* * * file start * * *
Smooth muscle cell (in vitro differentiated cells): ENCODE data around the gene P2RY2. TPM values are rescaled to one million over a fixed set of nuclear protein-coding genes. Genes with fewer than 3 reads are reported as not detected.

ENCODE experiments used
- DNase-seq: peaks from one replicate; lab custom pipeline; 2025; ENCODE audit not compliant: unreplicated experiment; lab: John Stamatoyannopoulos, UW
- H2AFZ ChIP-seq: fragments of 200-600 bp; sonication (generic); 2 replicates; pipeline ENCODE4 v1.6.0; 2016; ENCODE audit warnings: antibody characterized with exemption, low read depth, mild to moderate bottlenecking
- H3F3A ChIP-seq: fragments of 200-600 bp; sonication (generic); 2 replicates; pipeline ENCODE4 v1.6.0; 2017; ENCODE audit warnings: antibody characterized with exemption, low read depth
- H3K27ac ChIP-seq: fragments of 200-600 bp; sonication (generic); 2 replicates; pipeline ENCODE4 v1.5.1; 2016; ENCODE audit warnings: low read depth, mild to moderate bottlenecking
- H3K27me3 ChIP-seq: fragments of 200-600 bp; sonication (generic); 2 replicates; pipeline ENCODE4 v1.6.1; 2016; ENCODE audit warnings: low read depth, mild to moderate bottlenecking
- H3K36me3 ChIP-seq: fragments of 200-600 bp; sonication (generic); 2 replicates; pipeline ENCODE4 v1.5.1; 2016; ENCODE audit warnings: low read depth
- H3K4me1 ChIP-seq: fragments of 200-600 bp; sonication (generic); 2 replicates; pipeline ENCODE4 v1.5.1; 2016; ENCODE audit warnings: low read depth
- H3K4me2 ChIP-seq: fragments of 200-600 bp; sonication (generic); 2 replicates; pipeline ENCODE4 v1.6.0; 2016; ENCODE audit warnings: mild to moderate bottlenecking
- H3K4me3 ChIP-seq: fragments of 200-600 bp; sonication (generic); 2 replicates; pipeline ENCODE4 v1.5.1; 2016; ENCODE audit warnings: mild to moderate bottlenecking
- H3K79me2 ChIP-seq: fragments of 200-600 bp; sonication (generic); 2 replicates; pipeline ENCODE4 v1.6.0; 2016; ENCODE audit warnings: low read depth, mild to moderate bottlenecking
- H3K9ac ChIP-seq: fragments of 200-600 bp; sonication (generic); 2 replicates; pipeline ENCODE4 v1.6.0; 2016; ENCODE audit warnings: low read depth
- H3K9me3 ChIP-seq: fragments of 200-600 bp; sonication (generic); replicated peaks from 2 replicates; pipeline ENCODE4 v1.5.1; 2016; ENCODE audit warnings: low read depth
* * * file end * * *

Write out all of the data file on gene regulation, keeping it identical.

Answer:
Smooth muscle cell (in vitro differentiated cells): ENCODE data around the gene P2RY2. TPM values are rescaled to one million over a fixed set of nuclear protein-coding genes. Genes with fewer than 3 reads are reported as not detected.

ENCODE experiments used
- DNase-seq: peaks from one replicate; lab custom pipeline; 2025; ENCODE audit not compliant: unreplicated experiment; lab: John Stamatoyannopoulos, UW
- H2AFZ ChIP-seq: fragments of 200-600 bp; sonication (generic); 2 replicates; pipeline ENCODE4 v1.6.0; 2016; ENCODE audit warnings: antibody characterized with exemption, low read depth, mild to moderate bottlenecking
- H3F3A ChIP-seq: fragments of 200-600 bp; sonication (generic); 2 replicates; pipeline ENCODE4 v1.6.0; 2017; ENCODE audit warnings: antibody characterized with exemption, low read depth
- H3K27ac ChIP-seq: fragments of 200-600 bp; sonication (generic); 2 replicates; pipeline ENCODE4 v1.5.1; 2016; ENCODE audit warnings: low read depth, mild to moderate bottlenecking
- H3K27me3 ChIP-seq: fragments of 200-600 bp; sonication (generic); 2 replicates; pipeline ENCODE4 v1.6.1; 2016; ENCODE audit warnings: low read depth, mild to moderate bottlenecking
- H3K36me3 ChIP-seq: fragments of 200-600 bp; sonication (generic); 2 replicates; pipeline ENCODE4 v1.5.1; 2016; ENCODE audit warnings: low read depth
- H3K4me1 ChIP-seq: fragments of 200-600 bp; sonication (generic); 2 replicates; pipeline ENCODE4 v1.5.1; 2016; ENCODE audit warnings: low read depth
- H3K4me2 ChIP-seq: fragments of 200-600 bp; sonication (generic); 2 replicates; pipeline ENCODE4 v1.6.0; 2016; ENCODE audit warnings: mild to moderate bottlenecking
- H3K4me3 ChIP-seq: fragments of 200-600 bp; sonication (generic); 2 replicates; pipeline ENCODE4 v1.5.1; 2016; ENCODE audit warnings: mild to moderate bottlenecking
- H3K79me2 ChIP-seq: fragments of 200-600 bp; sonication (generic); 2 replicates; pipeline ENCODE4 v1.6.0; 2016; ENCODE audit warnings: low read depth, mild to moderate bottlenecking
- H3K9ac ChIP-seq: fragments of 200-600 bp; sonication (generic); 2 replicates; pipeline ENCODE4 v1.6.0; 2016; ENCODE audit warnings: low read depth
- H3K9me3 ChIP-seq: fragments of 200-600 bp; sonication (generic); replicated peaks from 2 replicates; pipeline ENCODE4 v1.5.1; 2016; ENCODE audit warnings: low read depth